Astronomy is a part of Hawaii’s deep-rooted history. Without it, the islands of Hawaii would not be inhabited. Throughout the Pacific, there are islands that would never have been discovered without the ancient practice of navigation and the study of stars.
We spoke with Dr. Roy R. Gal, Associate Astronomer at the Institute for Astronomy, the University of Hawaii at Manoa to get his insight on the significance of the stars in Hawaii.
Dr. Gal studies how galaxies like our own Milky Way evolve over time, and how this varies in different places in the Universe. He uses telescopes from all over the world, including Mauna Kea, to look at far-away galaxies.
“We see galaxies as they were a long time ago, and trace the changes over time - much like a paleontologist looks at fossil records in different layers to piece together how dinosaurs and other creatures evolved.”
Read what he had to say about Maui and Hawaii’s beautiful history in astronomy and navigation below.
Why do you think navigation and the study of stars are important in Hawaii?
Dr. Gal: The connection between the centrality of navigation to Hawaiian culture, and the growth of astronomical knowledge via telescopes here, is a deep and meaningful one. Also, in a place where the economy is dominated by tourism and the military, having high-tech, clean economic drivers with good-paying jobs is essential.
For astronomy, Hawaii has the world's best site for ground-based optical and infrared astronomy - Mauna Kea, and Haleakala is also superb. Five of the world's top 10 most productive ground-based telescopes (in terms of science) are on Mauna Kea.
How does astronomy play into Hawaiian history?
Dr. Gal: Astronomy was huge in the history of Hawai'i. Astronomical observations were made on Hawaii Island by Captain Cook's crew in 1778. Expeditions in 1874 came to Hawai'i as part of a journey to make an astronomical observation - to see the transit of Venus in 1874. His crew actually set up a telescope in the area that is now Punchbowl St.
Modern astronomy in Hawaii is an almost separate story. There was almost no modern astronomy at UH prior to 1960 or so, except for one or two people studying the Sun. Rather than recount this history here, there is a good overview here.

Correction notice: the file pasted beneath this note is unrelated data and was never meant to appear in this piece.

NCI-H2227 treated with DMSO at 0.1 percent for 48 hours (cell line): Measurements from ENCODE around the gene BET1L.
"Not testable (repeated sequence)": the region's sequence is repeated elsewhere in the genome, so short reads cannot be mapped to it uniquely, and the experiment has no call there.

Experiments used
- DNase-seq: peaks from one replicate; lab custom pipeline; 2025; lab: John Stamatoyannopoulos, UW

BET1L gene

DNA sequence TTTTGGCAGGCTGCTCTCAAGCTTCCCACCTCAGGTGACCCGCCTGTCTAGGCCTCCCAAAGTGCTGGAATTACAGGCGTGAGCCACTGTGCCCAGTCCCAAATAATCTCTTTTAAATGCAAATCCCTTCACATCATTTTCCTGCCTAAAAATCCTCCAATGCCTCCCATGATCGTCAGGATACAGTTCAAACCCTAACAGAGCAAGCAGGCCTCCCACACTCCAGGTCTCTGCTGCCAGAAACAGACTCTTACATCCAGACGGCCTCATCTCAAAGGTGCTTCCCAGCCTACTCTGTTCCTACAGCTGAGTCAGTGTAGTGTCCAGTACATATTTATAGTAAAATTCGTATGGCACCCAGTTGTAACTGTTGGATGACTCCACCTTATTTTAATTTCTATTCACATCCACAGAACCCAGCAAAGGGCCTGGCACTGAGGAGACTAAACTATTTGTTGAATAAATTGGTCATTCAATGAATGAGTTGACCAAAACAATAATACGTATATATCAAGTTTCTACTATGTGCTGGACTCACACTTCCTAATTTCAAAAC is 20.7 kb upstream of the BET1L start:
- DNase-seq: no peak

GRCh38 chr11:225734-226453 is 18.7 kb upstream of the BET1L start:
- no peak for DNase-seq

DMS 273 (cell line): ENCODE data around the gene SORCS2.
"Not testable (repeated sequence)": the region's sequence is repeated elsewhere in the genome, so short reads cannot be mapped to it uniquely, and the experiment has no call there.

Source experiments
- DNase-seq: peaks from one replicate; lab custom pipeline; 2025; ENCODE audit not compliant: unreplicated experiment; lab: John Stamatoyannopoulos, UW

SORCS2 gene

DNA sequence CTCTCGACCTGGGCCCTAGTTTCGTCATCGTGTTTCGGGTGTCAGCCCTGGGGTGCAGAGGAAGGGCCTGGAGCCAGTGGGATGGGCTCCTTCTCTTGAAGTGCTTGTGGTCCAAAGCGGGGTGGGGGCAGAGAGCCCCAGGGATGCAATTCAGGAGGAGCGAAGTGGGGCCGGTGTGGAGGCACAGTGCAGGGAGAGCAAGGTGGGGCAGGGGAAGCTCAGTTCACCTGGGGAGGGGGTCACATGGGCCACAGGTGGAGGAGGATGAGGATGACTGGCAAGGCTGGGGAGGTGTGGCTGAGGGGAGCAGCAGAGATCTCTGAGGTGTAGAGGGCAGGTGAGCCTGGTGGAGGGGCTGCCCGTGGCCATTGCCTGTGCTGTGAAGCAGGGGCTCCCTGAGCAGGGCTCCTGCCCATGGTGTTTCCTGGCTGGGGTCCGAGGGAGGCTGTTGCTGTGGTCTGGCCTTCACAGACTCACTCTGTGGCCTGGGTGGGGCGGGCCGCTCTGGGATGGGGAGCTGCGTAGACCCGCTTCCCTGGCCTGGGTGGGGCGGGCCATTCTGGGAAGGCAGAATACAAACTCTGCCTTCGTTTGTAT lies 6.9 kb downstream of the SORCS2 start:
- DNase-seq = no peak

How does the Haleakala Observatory play a significant role in the modern-day world?
Dr. Gal: Haleakala is now home to some of the most significant telescopes for specific research purposes, The Pan-STARRS 1 & 2 telescopes, developed and operated by the UH Institute for Astronomy. These telescopes are not huge; their mirrors are only 6 feet across but they have some of the world's largest digital cameras, designed and built here.
Their job is to survey the sky, looking for things that move or change brightness. Their main mission now is to detect potentially hazardous asteroids (PHAs) - especially the bigger ones that could wipe out a whole city or even most of life on Earth (like the one that killed the dinosaurs). PanSTARRS can find these years before they would impact, giving us time to mount a mission to deflect the asteroid. PanSTARRS find more large asteroids and comets than any other observatory on Earth, with another one called the Catalina Sky Survey coming in second.
Haleakala has a long legacy of solar telescopes (for studying the Sun). Appropriate for a place called Hale a ka Lā - House of the Sun. The Daniel K. Inouye Solar Telescope (DKIST), funded by the US National Science Foundation, will be the world's largest and most powerful solar telescope and should be operational very soon.
Where could people go to learn more about the history of navigation and astronomy in Hawai'i?
Dr. Gal: For navigation, the Polynesian Voyaging Society website is great. If you want in-person visits, PVS has activities and workshops. The ʻImiloa Astronomy Center in Hilo has excellent exhibits on both voyaging and astronomy, and there is of course Bishop Museum. We at the Institute for Astronomy (IfA) host public events, like our Manoa and Maui Open Houses, AstroDay in Hilo, and public talks and celestial event viewings (once COVID restrictions are eased). These are posted on our website and our Facebook and Twitter feed (@UHIfA).